Posted April 12, 2007: Introduction of a new variety
of hairy vetch featuring a bloom stage that is an estimated two
weeks ahead of standard hairy vetch is great news in conventional
seed selection—but it may not have the winter hardiness to
make it a dependable choice for areas with winters at the colder
end of the range typical in the northeastern United states.
That’s my honest assessment after examining plantings of
‘Purple Bounty’ in our fields in recent weeks. The fall-seeded
plots established well, but low temperatures with stiff winds in
a period of no snow cover created the kind of harsh conditions that
make survival difficult for winter-annual leguminous plants. Farmers
have a new-and-improved hairy vetch, but we’ll need more winters
to really know how to rate its winter hardiness.
The ‘Purple Bounty’ introduction marks real progress
in developing seed genetics specifically adapted to fit into complex
rotations critical in organic systems and useful across all crop
Cover crops are a key component of organic production systems.
Organic growers are looking for cover-crop cultivars that perform
well in diverse crop rotations and tillage regimes to improve soil
fertility and enhance biodiversity. The Rodale Institute utilizes
hairy vetch (vicia villosa, a winter annual legume cover
crop) as a key component of our cropping systems. It serves as an
excellent soil cover and source of nitrogen, especially in organic
no-till corn production.
Since hairy vetch has the potential to biologically “fix”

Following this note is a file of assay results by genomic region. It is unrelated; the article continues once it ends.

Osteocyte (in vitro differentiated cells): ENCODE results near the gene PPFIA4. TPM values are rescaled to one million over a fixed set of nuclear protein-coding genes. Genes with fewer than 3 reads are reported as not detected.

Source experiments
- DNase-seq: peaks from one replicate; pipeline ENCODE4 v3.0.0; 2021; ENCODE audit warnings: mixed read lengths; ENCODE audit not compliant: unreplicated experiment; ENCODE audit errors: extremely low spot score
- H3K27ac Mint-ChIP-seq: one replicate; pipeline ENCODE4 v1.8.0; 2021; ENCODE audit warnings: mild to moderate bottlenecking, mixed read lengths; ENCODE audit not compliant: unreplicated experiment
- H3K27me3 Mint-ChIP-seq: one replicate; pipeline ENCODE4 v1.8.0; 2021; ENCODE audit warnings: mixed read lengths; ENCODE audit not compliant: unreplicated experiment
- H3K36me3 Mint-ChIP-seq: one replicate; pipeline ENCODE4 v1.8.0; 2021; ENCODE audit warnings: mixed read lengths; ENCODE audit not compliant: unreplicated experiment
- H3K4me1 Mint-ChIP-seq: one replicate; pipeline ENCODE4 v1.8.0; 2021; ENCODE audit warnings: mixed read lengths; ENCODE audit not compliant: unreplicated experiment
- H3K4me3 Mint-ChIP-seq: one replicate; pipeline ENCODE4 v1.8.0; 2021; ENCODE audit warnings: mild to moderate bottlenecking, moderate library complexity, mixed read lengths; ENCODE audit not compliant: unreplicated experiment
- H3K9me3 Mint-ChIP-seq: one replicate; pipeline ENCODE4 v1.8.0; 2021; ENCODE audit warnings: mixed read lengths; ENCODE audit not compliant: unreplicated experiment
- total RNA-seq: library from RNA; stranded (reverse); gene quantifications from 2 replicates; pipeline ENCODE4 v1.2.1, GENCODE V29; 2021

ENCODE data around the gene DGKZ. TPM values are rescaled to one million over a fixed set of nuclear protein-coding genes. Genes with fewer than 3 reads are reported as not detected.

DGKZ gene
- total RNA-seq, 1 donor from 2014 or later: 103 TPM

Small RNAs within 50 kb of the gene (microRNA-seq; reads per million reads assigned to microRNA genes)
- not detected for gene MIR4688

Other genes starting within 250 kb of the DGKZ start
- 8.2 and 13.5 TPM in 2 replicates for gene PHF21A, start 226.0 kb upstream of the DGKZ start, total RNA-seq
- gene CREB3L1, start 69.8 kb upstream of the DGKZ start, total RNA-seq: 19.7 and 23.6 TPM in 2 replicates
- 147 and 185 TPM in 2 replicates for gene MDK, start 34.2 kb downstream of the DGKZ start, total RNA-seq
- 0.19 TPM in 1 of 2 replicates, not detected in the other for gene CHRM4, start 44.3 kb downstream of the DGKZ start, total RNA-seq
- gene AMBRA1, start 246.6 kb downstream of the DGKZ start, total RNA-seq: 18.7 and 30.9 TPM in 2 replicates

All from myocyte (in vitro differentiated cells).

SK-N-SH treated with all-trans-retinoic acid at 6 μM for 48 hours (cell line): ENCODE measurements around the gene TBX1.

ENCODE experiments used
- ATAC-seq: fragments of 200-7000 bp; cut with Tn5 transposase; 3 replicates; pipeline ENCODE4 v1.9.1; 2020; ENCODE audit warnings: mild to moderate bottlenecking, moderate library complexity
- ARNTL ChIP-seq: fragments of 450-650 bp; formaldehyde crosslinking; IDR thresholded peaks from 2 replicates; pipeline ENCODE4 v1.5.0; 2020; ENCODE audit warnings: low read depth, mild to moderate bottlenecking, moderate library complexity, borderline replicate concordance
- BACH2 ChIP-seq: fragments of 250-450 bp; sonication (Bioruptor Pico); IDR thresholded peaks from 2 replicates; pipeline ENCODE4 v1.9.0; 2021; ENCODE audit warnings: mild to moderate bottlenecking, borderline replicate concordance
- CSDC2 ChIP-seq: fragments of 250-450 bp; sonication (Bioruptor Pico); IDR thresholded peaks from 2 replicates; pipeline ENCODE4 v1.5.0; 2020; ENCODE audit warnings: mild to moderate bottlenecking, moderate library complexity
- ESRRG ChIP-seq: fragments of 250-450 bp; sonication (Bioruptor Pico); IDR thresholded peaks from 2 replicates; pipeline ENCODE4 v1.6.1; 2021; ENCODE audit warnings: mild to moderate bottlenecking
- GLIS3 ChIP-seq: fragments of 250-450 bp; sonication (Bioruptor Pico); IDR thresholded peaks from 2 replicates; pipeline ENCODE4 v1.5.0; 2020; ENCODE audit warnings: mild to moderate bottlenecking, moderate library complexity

large quantities of nitrogen, we plant it in a rotation sequence
before corn, which is one of our heaviest nitrogen-feeding crops.
We use different management techniques to derive many benefits from
hairy vetch, for both the soil and following crop. In some cases,
we moldboard plow the hairy vetch cover crop to use it as a green
manure for our corn crop. In other fields, we roll and crimp the
hairy vetch when it is at full bloom to create the dead cover-crop
mulch on the soil surface into which we no-till plant corn.
Earlier is better
In the latter case, we aim to grow hairy vetch varieties that bloom
early so that we can roll and kill the cover crop as soon as possible
for earlier no-till corn planting. In the Northeast, farmers must
balance the desire for early corn planting with the need to let
vetch grow to accumulate maximum nitrogen-rich biomass and reach
full bloom. Mowing or rolling before full bloom results in poor
kill of the vetch, often with re-growth.
Normally at our location, hairy vetch reaches full bloom in late
May to early June—sometimes pushing corn planting to the first
or second week of June—forcing us to look for shorter-season
corn varieties for our no-till killed cover crop system. By selecting
hairy vetch cultivars that reach full bloom earlier, we can roll-kill
and plant earlier, gaining some growing degree-day heat units for
the no-till corn and allowing us a broader choice of corn varieties.
In most of the upper midwestern and northeastern states, hairy
vetch is more cold tolerant and vigorous than other winter annual
legumes such as crimson clover. Hairy vetch is a top nitrogen producer
and is widely adapted in these regions. However, some hairy vetch
varieties are more susceptible to winter kill than others. Winter
kill can severely reduce hairy vetch biomass production in the spring,
which limits its nitrogen production and ground cover capacity for
Successful hairy vetch cultivars for the Upper Midwest and Northeast
need to be:
- Winter hardy and resistant to winter kill.
- Early blooming to allow quicker peak N contribution and effective